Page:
Growing up my family never posed for family photos except for the annual Church Directory picture. And let me tell you, these never turned out well. The lighting sucked and they plopped you down and scooted you back out quicker than you could flash a decent smile. I’m pretty sure I cried after every picture because I knew I looked horrible.
I always wished we had more family photos, so I told C that when we started a family that we would make it a priority to capture important parts of our lives. Well, I sucked big time at arranging a newborn photographer, so I was not going to miss E’s six-month milestone.
But, as a novice family photo-taker, I had no idea how to plan where to go and what to wear. I leaned on friends for tips and here’s what they shared.
Tip #1: Consider wearing colors that compliment your home decor.
Wow, what a great idea?! You are likely going to be hanging your photos on the wall or placing them on the mantel/end tables/nightstands, so why not coordinate your colors to compliment your home color scheme?
Our house is mostly grays and blues, but with pops of yellow and green throughout. So, we put E in a navy, white and yellow dress and contrasted her with white tops and blue jeans.
Tip #2: Look for “evergreen” attire.
“Evergreen?” Yes, as in clothing that isn’t season-specific. You don’t want to have to change out your photos with each season (or maybe you do). Choose outfits that work year-round.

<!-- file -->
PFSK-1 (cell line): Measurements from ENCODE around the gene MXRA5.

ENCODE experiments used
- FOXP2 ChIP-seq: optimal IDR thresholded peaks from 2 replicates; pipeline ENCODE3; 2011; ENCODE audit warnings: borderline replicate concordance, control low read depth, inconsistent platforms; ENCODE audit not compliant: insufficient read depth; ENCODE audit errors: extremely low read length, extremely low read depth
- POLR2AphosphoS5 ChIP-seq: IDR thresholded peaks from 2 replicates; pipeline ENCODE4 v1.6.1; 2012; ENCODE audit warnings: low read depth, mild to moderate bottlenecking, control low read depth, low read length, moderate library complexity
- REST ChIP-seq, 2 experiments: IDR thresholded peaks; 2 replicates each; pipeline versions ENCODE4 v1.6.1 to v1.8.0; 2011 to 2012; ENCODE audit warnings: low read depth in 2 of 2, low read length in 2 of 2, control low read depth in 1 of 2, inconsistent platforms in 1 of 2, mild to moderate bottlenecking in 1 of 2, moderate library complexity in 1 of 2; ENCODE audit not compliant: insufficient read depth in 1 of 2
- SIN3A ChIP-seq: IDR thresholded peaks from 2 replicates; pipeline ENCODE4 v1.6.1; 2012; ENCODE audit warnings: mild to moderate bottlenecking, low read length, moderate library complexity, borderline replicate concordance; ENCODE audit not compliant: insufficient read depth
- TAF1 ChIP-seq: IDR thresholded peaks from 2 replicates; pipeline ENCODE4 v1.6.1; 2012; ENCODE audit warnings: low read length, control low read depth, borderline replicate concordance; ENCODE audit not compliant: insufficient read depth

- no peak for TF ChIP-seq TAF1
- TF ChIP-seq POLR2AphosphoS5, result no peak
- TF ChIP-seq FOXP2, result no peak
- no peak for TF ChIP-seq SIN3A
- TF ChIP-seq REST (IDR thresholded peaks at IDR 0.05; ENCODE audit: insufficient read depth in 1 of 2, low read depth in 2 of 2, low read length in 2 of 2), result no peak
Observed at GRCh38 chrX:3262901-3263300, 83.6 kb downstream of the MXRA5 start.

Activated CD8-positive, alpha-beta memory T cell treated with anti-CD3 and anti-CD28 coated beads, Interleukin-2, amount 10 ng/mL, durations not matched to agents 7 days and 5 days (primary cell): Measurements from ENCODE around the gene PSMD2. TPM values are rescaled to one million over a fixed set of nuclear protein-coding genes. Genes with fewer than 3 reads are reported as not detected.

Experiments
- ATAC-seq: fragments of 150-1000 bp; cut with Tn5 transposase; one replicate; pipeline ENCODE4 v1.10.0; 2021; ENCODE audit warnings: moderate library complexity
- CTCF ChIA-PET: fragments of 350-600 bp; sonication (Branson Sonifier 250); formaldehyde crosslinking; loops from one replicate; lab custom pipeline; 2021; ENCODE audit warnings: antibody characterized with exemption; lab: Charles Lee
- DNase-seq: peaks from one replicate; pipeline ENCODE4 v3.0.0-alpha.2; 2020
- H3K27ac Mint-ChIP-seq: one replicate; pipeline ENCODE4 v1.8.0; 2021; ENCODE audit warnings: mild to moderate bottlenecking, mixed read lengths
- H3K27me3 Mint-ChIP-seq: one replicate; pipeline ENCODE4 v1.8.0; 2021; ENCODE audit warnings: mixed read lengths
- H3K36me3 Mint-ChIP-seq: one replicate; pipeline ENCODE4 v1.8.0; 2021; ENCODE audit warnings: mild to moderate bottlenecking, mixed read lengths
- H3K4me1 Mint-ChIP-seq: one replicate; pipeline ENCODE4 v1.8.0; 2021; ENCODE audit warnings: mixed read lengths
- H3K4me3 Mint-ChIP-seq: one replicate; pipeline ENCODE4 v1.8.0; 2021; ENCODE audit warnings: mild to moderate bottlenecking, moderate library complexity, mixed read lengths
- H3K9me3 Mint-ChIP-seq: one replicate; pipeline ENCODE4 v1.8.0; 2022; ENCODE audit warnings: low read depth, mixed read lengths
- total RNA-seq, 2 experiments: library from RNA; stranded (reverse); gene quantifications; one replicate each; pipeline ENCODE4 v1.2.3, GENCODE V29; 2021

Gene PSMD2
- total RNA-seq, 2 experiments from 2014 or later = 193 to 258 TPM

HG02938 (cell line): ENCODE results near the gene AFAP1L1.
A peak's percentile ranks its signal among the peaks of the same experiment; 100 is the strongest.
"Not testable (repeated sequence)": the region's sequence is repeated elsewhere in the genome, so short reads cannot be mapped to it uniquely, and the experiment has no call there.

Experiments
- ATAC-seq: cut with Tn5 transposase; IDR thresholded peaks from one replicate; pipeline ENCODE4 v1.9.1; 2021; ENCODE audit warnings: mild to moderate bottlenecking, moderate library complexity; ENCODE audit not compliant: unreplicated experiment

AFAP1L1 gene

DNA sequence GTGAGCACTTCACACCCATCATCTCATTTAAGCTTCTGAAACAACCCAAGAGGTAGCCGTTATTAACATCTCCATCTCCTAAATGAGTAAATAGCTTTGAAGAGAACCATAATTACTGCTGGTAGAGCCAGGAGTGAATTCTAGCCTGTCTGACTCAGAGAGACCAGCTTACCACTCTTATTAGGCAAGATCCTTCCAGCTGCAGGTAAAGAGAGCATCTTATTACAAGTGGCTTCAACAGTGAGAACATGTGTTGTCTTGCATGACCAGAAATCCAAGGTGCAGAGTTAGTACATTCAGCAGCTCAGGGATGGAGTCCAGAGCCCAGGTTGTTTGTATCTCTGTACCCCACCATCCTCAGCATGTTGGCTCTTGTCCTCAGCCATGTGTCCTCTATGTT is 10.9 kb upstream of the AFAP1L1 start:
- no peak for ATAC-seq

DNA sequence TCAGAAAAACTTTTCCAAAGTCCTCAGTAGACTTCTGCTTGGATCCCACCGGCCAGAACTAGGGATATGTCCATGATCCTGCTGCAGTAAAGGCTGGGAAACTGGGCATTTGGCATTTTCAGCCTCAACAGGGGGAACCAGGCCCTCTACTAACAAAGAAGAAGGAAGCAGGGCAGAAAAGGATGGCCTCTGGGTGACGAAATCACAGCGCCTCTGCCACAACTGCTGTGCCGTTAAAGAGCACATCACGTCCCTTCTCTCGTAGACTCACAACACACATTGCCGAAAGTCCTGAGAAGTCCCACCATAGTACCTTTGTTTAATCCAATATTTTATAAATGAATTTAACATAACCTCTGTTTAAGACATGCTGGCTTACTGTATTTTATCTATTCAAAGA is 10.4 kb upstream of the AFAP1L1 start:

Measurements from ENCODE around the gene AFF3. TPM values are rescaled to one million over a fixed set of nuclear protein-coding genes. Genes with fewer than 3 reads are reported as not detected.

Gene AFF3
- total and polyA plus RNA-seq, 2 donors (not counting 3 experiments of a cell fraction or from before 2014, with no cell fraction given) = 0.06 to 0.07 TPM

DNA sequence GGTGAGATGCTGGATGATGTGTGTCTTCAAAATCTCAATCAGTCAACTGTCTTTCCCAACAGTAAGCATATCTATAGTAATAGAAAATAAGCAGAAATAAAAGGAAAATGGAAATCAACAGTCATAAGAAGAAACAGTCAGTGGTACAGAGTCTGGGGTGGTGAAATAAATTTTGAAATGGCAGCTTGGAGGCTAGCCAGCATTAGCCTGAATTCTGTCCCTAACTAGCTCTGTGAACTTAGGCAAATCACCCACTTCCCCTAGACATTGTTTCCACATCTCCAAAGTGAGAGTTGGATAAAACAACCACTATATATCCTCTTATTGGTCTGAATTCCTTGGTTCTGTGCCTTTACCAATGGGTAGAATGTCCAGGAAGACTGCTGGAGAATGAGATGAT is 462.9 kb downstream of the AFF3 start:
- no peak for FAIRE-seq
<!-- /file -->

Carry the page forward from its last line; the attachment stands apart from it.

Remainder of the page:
Tip #3: Be comfortable. Be yourself.
I love the fancy, dolled-up photos. I really do. But I’m not often fancy nor dolled up unless it’s a holiday or special occasion. So having photos taken of myself wearing a nice dress or stilettos really didn’t make sense. It LOOKED forced.
While E doesn’t wear fluffy dresses everyday, I also brought a comfortable onesie and romper for her to wear. This would give us flexibility should we want to use our photos for a special occasion (like a holiday card) or for images around the home.
Tip #4: Consider a location you’re comfortable and familiar with.
We absolutely love this little park in South Saint Louis that we visit often. It’s not huge, but it has plenty of pretty flowers, bushes, and open space.
We took several engagement photos there, so we knew we wanted to go back for family pictures. Now our engagement and new family photos will coordinate when displayed together.
Tip #5: Don’t feel like you always have to smile or pose.
Some of the most beautiful pictures are the candids we took. Sure, I took many a picture that day where I looked at the camera and smiled. But you know what? Those weren’t the ones that turned out the best or the ones I want to print off and mount on the wall.
When we relaxed and just did our “family” thing, what resulted were true-t0-life expressions and reactions. That’s what I want to see when I flip open my album later in life to reminisce.
Tip #6: Go with the flow.
You know your kiddos best. If you’re trying to get one last picture but your child(ren) is in the midst of a serious meltdown, do yourself a favor and just call it a day. There is no sense in stressing them out beyond reason and leaving with a screaming, crying child. Your photographer will thank you and so will your spouse.
If you have any additional tips on taking family portraits, I’d love to hear them! Share your thoughts in the comments.